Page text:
[For thou showed mercy, etc.] Hebrew: and thou didst, etc. The particle and is often causal; thus in Isaiah 64:5, thou art wroth, and (in the place of, because) we have sinned; in John 5:39, search the Scriptures, and they are they, etc., that is, because they are they (Mendoza). Jethro, whose offspring the Kenites were, had been kind to Moses and Israel, in salutary counsels, in offering sacrifices, Exodus 18:12, in directing them, Numbers 10:31 (Menochius, Tirinus). The deed of the father is attributed to his descendants (Vatablus).
Ye showed kindness; some of your progenitors did so, Exodus 18:12; Numbers 10:31, and for their sakes all of you shall fare the better. You were not guilty of that sin for which Amalek is now to be destroyed.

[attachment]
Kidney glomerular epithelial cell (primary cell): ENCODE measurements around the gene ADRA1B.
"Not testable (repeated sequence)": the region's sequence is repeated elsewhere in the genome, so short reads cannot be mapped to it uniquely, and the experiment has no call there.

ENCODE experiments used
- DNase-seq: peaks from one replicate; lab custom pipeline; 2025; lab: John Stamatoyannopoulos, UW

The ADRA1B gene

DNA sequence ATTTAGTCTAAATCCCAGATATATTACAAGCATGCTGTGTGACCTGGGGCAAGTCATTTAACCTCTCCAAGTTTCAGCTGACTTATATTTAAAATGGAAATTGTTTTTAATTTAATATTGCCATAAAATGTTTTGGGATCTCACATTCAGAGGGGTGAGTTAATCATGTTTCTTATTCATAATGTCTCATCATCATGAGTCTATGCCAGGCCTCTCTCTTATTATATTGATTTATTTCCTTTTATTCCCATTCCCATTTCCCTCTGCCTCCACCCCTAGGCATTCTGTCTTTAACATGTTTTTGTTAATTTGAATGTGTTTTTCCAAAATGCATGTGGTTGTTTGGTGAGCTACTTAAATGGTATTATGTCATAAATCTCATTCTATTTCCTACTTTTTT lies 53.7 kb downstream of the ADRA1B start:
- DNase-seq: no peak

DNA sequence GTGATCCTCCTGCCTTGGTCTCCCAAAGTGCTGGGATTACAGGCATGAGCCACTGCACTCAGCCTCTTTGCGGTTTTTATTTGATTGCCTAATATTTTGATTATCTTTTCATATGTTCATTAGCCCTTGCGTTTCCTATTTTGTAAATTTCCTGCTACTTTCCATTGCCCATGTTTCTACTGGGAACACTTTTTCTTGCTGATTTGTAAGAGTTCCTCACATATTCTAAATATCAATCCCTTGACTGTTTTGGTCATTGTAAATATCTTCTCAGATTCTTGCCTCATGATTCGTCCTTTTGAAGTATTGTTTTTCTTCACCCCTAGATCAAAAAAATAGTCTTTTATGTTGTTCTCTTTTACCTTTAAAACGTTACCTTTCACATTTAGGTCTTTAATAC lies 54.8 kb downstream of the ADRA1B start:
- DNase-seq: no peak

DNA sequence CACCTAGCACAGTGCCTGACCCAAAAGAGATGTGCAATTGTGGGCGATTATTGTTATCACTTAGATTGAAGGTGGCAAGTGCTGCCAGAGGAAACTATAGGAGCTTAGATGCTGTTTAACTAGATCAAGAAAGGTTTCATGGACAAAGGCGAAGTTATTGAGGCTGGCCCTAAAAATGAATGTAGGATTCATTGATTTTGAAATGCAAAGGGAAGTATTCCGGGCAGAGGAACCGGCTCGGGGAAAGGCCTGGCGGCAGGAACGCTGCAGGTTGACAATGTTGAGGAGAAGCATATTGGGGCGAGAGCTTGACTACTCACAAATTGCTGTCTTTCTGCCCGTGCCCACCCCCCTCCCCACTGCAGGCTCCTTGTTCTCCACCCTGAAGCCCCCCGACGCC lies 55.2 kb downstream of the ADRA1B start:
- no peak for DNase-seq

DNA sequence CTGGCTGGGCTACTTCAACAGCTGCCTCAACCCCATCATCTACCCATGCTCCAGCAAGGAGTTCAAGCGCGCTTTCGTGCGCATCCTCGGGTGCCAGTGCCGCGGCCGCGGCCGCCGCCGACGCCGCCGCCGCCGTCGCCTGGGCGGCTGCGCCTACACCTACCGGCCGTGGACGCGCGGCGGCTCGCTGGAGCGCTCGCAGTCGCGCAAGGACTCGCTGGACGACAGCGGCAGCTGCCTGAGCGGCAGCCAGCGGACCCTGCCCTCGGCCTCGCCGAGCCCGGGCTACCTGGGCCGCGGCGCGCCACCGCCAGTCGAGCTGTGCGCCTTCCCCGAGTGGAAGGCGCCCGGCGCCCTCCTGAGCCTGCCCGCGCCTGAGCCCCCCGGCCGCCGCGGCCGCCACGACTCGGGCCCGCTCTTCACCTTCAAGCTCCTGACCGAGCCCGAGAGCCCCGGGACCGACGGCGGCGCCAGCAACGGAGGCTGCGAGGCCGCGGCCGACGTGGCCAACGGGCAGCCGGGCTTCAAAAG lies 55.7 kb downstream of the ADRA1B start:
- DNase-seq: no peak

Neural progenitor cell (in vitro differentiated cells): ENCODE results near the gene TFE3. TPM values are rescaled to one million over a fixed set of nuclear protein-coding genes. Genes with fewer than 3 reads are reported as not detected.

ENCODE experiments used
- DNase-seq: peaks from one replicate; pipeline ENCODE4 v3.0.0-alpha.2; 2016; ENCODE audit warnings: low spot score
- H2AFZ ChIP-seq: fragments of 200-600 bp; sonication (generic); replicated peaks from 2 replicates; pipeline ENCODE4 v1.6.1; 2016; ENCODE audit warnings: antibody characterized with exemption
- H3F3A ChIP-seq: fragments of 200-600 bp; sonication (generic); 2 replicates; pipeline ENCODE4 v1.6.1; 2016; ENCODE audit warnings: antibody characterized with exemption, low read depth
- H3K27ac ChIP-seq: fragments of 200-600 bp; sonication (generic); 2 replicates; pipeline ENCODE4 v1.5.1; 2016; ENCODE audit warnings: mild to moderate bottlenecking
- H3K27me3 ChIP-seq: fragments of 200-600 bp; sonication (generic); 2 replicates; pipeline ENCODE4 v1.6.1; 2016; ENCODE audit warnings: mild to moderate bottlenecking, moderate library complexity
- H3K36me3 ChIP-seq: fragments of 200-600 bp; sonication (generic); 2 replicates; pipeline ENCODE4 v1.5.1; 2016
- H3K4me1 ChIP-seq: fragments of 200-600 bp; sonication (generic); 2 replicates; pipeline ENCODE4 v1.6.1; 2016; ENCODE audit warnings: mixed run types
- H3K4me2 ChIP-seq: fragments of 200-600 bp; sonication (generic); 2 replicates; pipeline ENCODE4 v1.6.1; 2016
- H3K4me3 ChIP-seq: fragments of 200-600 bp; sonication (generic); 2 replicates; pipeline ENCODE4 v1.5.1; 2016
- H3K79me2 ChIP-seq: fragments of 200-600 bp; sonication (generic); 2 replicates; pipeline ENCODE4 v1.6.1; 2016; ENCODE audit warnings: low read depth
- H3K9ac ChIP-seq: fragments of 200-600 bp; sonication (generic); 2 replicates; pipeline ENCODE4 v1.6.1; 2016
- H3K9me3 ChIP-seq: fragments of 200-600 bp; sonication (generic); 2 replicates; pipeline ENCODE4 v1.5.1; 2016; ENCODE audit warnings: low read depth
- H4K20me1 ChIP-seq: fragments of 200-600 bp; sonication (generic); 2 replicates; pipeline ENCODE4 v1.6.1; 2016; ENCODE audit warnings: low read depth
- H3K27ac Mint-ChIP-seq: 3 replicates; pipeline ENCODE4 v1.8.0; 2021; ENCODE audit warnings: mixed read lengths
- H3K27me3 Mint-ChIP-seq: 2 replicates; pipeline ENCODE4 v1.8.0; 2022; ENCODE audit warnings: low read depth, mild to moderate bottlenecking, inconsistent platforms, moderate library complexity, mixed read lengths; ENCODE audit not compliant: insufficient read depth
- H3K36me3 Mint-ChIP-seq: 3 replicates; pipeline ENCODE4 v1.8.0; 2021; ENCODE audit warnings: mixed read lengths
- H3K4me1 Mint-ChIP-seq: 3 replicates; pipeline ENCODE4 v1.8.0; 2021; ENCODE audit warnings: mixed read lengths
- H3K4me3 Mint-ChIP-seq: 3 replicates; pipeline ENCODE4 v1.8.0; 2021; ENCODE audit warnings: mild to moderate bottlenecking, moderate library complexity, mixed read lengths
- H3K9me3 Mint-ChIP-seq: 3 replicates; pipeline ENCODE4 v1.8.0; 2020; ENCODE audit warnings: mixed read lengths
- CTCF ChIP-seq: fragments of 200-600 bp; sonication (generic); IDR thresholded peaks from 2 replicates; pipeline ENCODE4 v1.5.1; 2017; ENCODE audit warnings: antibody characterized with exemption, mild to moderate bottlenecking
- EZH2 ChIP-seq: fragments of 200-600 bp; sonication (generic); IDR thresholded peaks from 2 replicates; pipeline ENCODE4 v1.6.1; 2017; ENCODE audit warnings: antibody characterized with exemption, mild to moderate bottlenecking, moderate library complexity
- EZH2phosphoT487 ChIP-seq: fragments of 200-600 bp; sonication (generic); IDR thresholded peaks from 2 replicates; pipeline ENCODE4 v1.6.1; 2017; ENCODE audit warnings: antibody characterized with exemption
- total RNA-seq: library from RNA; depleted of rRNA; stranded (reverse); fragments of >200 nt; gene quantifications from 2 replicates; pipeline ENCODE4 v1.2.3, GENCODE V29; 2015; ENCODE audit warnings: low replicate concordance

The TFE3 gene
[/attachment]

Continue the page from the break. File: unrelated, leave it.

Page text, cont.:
Hebrew: וַיְשַׁמַּ֤ע שָׁאוּל֙ אֶת־הָעָ֔ם וַֽיִּפְקְדֵם֙ בַּטְּלָאִ֔ים מָאתַ֥יִם אֶ֖לֶף רַגְלִ֑י וַעֲשֶׂ֥רֶת אֲלָפִ֖ים אֶת־אִ֥ישׁ יְהוּדָֽה׃  See Genesis 33:17: “And Jacob journeyed to Succoth (סֻכֹּתָה), and built him an house, and made booths (סֻכֹּת) for his cattle: therefore the name of the place is called Succoth (סֻכּוֹת).”  For example, Exodus 25:5: “And rams’ skins dyed red, and badgers’ skins, and shittim wood (וַעֲצֵ֥י שִׁטִּֽים׃, perhaps acacia wood)…”  See Isaiah 22:5: “For it is a day of trouble, and of treading down, and of perplexity by the Lord God of hosts in the valley of vision, breaking down the walls (מְקַרְקַ֥ר קִ֖ר [קָרַר in the Pilpel conjugation]), and of crying to the mountains.”  Joshua 15:24: “Ziph, and Telem (וָטֶלֶם), and Bealoth…”  Ῥήνη/Rhene was one of the Cylcades in the Ægean sea. Ῥήν signifies sheep.  Ἄρνη/Arne was a town in Bœotia. Ἀρνειός signifies a ram.  Πολυρρήνιον/Polyrrhenium was a town in Crete. Πολύρρην signifies rich in lambs.  Isaiah 40:11: “He shall feed his flock like a shepherd: he shall gather the lambs (טְלָאִים) with his arm, and carry them in his bosom, and shall gently lead those that are with young.”  There are no less than three midrashic collections covering the Pentateugh called Tanchuma. These collections receive their name from Rabbi Tanchuma, a fifth generation amora. Some of the homiletical material may have originated with him; but, as the collections now stand, they were neither written nor arranged by him. בזק may mean to scatter or smash.  Joel 1:1: “The word of the Lord that came to Joel the son of Pethuel (פְּתוּאֵל; Βαθουήλ/Bathuel, in the Septuagint).”  Isaiah 16:7: “Therefore shall Moab howl for Moab, every one shall howl: for the foundations of Kir-hareseth shall ye mourn; surely they are stricken (אַךְ־נְכָאִֽים׃).”  2 Samuel 4:4: “And Jonathan, Saul’s son, had a son that was lame of his feetנְכֵ֣ה) רַגְלָ֑יִם). He was five years old when the tidings came of Saul and Jonathan out of Jezreel, and his nurse took him up, and fled: and it came to pass, as she made haste to flee, that he fell, and became lame. And his name was Mephibosheth.”  2 Samuel 9:3: “And the king said, Is there not yet any of the house of Saul, that I may shew the kindness of God unto him? And Ziba said unto the king, Jonathan hath yet a son, which is lame on his feet (נְכֵ֥ה רַגְלָֽיִם׃).”  Isaiah 66:2: “For all those things hath mine hand made, and all those things have been, saith the Lord: but to this man will I look, even to him that is poor and of a contrite spirit (וּנְכֵה־רוּחַ), and trembleth at my word.”  Hebrew: וַיָּבֹ֥א שָׁא֖וּל עַד־עִ֣יר עֲמָלֵ֑ק וַיָּ֖רֶב בַּנָּֽחַל׃  Hebrew: וַיָּרֶב.  Genesis 13:7: “And there was a strife (וַיְהִי־רִיב; καὶ ἐγένετο μάχη, and there was a fight, in the Septuagint) between the herdmen of Abram’s cattle and the herdmen of Lot’s cattle: and the Canaanite and the Perizzite dwelled then in the land.”  Judges 11:25: “And now art thou any thing better than Balak the son of Zippor, king of Moab? did he ever strive (הֲר֥וֹב רָב֙; μὴ μαχόμενος ἐμαχέσατο, fighting, he did not fight, in the Septuagint) against Israel, or did he ever fight against them…”  Genesis 26:20: “And did strive (וַיָּרִיבוּ; καὶ ἐμαχέσαντο, and did fight, in the Septuagint) the herdmen of Gerar with Isaac’s herdmen, saying, The water is ours: and he called the name of the well Esek; because they strove with him.”  Nehemiah 13:17: “Then I contended (וָאָרִיבָה; καὶ ἐμαχεσάμην, and I fought, in the Septuagint) with the nobles of Judah, and said unto them, What evil thing is this that ye do, and profane the sabbath day?”  Hebrew: וַיֹּ֣אמֶר שָׁא֣וּל אֶֽל־הַקֵּינִ֡י לְכוּ֩ סֻּ֙רוּ רְד֜וּ מִתּ֣וֹךְ עֲמָלֵקִ֗י פֶּן־אֹֽסִפְךָ֙ עִמּ֔וֹ וְאַתָּ֞ה עָשִׂ֤יתָה חֶ֙סֶד֙ עִם־כָּל־בְּנֵ֣י יִשְׂרָאֵ֔ל בַּעֲלוֹתָ֖ם מִמִּצְרָ֑יִם וַיָּ֥סַר קֵינִ֖י מִתּ֥וֹךְ עֲמָלֵֽק׃  Genesis 12:3.  Hebrew: וְאַתָּ֞ה עָשִׂ֤יתָה חֶ֙סֶד֙.  Hebrew: אַתָּ֤ה קָצַ֙פְתָּ֙ וַֽנֶּחֱטָ֔א.